Without any fanfare, 166 House Republicans voted to fund Obamacare on Wednesday.
The next day, 17 Republican senators did the same thing.
The belief that voting to fund the government means you are endorsing every single program the government funds is a new phenomenon in American politics, popularized by one man — Senator Ted Cruz (R-TX).
The junior senator from Texas entered the upper house of Congress when the Republican Party had hit rock bottom, after losing the presidency twice to Barack Obama and blowing its second consecutive chance to regain control of the Senate. Things were so bad the party quickly raised the debt limit with no substantial demands, then went as far as speaking publicly about “rebranding” and attempting to appeal to “minorities.”
Senator Cruz wasn’t about to let that happen.
He seized on the fear of a House Speaker who nearly lost his gavel in a coup and a Senate Minority Leader who was facing a Tea Party primary challenge that could cost him his career — right as the party faced a third chance to retake the majority.
With the help of outside groups like the Club for Growth and Heritage Action, Cruz toured the country announcing his plan to shut down the government over Obamacare, then blame the president for the shutdown.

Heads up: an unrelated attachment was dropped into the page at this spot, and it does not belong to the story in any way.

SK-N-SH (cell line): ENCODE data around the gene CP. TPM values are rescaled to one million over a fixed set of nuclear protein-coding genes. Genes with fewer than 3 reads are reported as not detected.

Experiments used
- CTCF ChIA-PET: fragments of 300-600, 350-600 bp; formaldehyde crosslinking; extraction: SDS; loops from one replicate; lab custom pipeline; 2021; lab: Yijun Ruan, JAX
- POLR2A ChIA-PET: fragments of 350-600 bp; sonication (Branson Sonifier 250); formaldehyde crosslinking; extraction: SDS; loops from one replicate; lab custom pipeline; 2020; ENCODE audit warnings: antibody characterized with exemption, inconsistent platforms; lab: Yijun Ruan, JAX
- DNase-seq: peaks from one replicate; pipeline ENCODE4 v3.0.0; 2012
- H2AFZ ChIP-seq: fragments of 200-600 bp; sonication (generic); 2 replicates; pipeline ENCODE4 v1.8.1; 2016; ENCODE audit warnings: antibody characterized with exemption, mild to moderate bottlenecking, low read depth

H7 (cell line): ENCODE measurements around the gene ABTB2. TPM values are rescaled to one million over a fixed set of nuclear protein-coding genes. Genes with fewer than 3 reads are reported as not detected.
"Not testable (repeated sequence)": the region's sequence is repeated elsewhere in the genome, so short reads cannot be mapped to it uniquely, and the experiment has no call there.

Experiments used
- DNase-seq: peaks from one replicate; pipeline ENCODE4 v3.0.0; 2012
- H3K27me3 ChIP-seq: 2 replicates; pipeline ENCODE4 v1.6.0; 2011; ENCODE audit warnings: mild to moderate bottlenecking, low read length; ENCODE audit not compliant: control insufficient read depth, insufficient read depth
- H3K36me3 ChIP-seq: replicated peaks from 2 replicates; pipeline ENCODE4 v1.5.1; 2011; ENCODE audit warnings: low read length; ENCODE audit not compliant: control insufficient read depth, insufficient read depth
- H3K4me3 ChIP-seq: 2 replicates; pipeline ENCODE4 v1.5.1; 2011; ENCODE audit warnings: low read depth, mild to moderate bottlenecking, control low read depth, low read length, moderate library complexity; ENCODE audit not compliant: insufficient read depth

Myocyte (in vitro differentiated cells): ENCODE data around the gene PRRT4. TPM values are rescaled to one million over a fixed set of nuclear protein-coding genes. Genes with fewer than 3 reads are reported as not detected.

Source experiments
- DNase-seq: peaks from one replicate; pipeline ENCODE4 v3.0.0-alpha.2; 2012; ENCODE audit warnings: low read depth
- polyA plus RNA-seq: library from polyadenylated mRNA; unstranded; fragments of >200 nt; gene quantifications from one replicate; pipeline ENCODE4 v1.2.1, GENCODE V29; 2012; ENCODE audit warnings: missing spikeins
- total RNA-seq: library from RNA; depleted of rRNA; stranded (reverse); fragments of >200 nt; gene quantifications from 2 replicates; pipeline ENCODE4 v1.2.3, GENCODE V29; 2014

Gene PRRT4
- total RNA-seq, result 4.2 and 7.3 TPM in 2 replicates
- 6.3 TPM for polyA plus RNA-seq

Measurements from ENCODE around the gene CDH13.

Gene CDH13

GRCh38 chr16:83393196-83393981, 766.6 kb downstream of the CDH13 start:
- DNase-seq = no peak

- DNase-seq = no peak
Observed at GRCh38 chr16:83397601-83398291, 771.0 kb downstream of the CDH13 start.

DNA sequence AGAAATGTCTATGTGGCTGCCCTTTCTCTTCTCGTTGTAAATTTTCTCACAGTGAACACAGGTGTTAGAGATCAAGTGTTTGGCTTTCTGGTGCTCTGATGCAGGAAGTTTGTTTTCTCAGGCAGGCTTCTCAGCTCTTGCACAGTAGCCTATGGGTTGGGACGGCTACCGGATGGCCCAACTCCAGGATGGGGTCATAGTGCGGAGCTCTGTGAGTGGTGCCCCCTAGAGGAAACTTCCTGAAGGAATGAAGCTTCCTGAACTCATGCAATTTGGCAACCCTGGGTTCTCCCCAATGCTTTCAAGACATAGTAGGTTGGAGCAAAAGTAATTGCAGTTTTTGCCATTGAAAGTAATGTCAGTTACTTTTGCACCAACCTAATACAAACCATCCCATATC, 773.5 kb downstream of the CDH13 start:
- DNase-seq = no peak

The idea of holding the government hostage wasn’t unique to Cruz. House Republicans had done that with the debt limit in 2011. What was new was the idea that anyone who eventually agreed to keep the government open without forcing a newly re-elected president to give up his signature accomplishment was a RINO, a liberal and Neville Chamberlain in Munich all rolled into one. He helped embolden the party’s base, which forced Senator Marco Rubio (R-FL) to turn against immigration reform — his one legislative achievement and the GOP’s only significant act of outreach in years to minorities who aren’t George Zimmerman.
Cruz’s plot won over the House GOP’s so-called “suicide caucus,” and Republicans stood together for 17 days without funding the government — then it crumbled within a few hours.
By the end of the shutdown, Republicans had reached new levels of unpopularity and briefly seemed in danger of losing their gift-wrapped-by-gerrymandering House majority. Luckily for the GOP, the briefly disastrous rollout of the Obamacare online exchanges wiped the shutdown’s hangover from the news. However, the unpopularity lingered, putting the party in a fundraising slump it still hasn’t broken out of.
So when it came time to vote on a two-year budget agreement negotiated by Rep. Paul Ryan (R-WI) and Senator Patty Murray (D-WA), Ted Cruz and the outside groups that champion him warned Republicans that they’d better not vote for it or they’re gonna get it, somehow, some way. You just watch!
The budget passed easily, but before it came time to fill in the actual numbers and fund that budget, Cruz demanded a vote to defund Obamacare. The senator’s spokesTwitterer summed up what happened:
Cruz asked for a vote to defund Obamacare and fund military pensions. Denied. Couldn’t even get a VOTE on it.
— Amanda Carpenter (@amandacarpenter) January 16, 2014
LOL. How the mighty have fallen.